Premises liability laws require property owners to take reasonable precautions to any and all persons who may access their property. In other words, Louisiana property owners must ensure that people who utilize their property or amenities remain protected from potential hazards. Included in these premises liability regulations is what is known as “attractive nuisance.” The attractive nuisance doctrine compels property owners to ensure that a child avoids injury or death on their property. That is despite whether or not they were invited there in the first place. Though there is no specific legislation that mandates that swimming pools or other similar amenities at a private home or residence be secured or safeguarded, there may be potential for a successful lawsuit if a lawyer can show that a property owner was careless and that this negligence caused the victim’s injury or wrongful death.

If your child obtained injuries while venturing onto another person’s unsafe property, you may have a valid legal claim under the law of attractive nuisance. Call the Shreveport premises liability attorneys at Greenwald Law Firm today at 318-219-7867 to see how we can help you.

Attractive Nuisance Definition

An attractive nuisance is a tort law doctrine in which a person who enables the existence of a dangerous situation that appeals to children on their property, such as an unfenced swimming pool, is responsible for any injuries sustained by a child, even if they were trespassing. In addition to the doctrine itself, an attractive nuisance may also be the dangerous condition or object to which the doctrine is applicable. For example, one might call the unfenced swimming pool an attractive nuisance in and of itself, or they might be referring to the doctrine responsible for this definition.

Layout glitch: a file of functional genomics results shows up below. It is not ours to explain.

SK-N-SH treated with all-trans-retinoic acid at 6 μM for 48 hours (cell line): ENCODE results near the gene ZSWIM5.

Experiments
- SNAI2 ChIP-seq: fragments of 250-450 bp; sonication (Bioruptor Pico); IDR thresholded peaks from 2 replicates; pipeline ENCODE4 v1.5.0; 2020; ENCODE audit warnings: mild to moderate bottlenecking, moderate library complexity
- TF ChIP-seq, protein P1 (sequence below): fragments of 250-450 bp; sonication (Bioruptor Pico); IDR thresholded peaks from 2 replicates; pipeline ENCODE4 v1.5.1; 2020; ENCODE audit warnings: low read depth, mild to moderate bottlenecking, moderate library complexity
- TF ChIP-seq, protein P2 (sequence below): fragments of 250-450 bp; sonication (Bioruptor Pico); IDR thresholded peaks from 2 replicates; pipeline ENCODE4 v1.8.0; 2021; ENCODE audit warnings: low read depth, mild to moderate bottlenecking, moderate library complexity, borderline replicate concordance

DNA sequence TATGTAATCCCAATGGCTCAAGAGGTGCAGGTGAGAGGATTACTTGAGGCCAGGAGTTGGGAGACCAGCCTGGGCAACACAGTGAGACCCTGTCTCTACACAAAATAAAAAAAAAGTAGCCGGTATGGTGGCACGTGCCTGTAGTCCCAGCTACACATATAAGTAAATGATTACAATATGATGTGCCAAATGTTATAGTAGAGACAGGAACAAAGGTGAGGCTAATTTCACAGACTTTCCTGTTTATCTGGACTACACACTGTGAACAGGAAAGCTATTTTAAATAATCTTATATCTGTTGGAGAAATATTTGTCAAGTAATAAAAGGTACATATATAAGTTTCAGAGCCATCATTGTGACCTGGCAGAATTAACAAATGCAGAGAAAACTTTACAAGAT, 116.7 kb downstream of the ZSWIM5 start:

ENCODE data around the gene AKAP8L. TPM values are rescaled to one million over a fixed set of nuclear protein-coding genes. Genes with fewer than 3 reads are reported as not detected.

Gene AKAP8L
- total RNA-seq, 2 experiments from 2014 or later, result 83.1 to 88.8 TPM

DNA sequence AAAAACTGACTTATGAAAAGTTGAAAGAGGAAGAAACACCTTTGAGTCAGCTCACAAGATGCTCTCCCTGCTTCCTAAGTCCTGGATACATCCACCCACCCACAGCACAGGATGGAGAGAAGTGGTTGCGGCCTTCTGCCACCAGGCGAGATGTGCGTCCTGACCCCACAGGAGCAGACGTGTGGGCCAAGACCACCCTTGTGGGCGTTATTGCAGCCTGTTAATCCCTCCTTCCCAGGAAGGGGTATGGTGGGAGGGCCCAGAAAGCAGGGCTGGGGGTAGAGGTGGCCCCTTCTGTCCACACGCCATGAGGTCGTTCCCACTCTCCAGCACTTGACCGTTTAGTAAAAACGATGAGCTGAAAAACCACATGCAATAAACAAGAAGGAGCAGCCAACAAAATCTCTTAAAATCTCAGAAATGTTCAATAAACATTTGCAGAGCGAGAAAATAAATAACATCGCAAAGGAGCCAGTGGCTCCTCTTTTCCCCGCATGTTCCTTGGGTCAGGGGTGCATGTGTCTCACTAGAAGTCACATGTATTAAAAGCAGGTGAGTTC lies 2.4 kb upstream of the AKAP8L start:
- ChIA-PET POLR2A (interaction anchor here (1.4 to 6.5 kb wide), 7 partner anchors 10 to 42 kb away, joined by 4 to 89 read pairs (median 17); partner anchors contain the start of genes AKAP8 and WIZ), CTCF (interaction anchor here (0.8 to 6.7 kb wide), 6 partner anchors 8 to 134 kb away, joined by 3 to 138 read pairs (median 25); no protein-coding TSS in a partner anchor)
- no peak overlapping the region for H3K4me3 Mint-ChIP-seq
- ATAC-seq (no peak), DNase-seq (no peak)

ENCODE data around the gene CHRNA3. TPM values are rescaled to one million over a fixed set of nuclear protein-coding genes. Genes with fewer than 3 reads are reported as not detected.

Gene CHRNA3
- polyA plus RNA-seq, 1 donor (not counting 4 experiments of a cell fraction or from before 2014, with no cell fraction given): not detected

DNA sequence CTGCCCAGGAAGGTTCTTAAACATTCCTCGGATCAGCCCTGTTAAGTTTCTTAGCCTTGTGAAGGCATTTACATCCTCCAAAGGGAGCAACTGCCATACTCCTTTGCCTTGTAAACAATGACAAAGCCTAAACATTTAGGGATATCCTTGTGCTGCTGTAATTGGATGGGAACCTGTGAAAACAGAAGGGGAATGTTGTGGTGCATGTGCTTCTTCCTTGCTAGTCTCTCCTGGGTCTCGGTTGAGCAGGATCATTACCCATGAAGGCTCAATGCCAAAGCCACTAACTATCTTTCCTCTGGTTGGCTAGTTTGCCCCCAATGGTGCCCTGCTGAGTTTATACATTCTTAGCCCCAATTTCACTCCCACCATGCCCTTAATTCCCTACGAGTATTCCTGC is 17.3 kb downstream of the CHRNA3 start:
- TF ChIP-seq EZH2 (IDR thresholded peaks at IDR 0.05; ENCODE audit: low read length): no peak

At its core, the law of attractive nuisance suggests that children lack the ability to differentiate between what is safe and what is not. As such, it holds property owners liable if they fail to prevent a kid from approaching anything harmful that they may believe to be intriguing and want to explore or investigate.

This tort law doctrine establishes that 1) children have no concept of danger, 2) a person can generally understand why a child might trespass onto their property, and 3) property owners are responsible for any injuries or wrongful death of a child should they fail to take necessary precautions. 

Attractive Nuisance Doctrine in Louisiana

According to Louisiana’s attractive nuisance doctrine, property owners must take reasonable precautions to protect items in their yards that may attract curious children and potentially present a danger to them. By taking precautions such as erecting a secured fence around your yard or pool, hiding the keys to your riding lawnmower, or securing hazardous yard equipment in a shed, you are protecting others from potential harm. Not only that, but you are also protecting yourself from potential legal action taken against you.

A judge may find a homeowner guilty if they are negligent in maintaining their potentially dangerous property. As a result, the homeowner in question often faces significant financial loss. Aside from swimming pool accidents and dangerous tools, things like jungle gyms and construction zones are further examples of attractive nuisances. Essentially, any type of area, structure, or object in which little ones are likely to want to explore but may potentially harm themselves in doing so may be an attractive nuisance.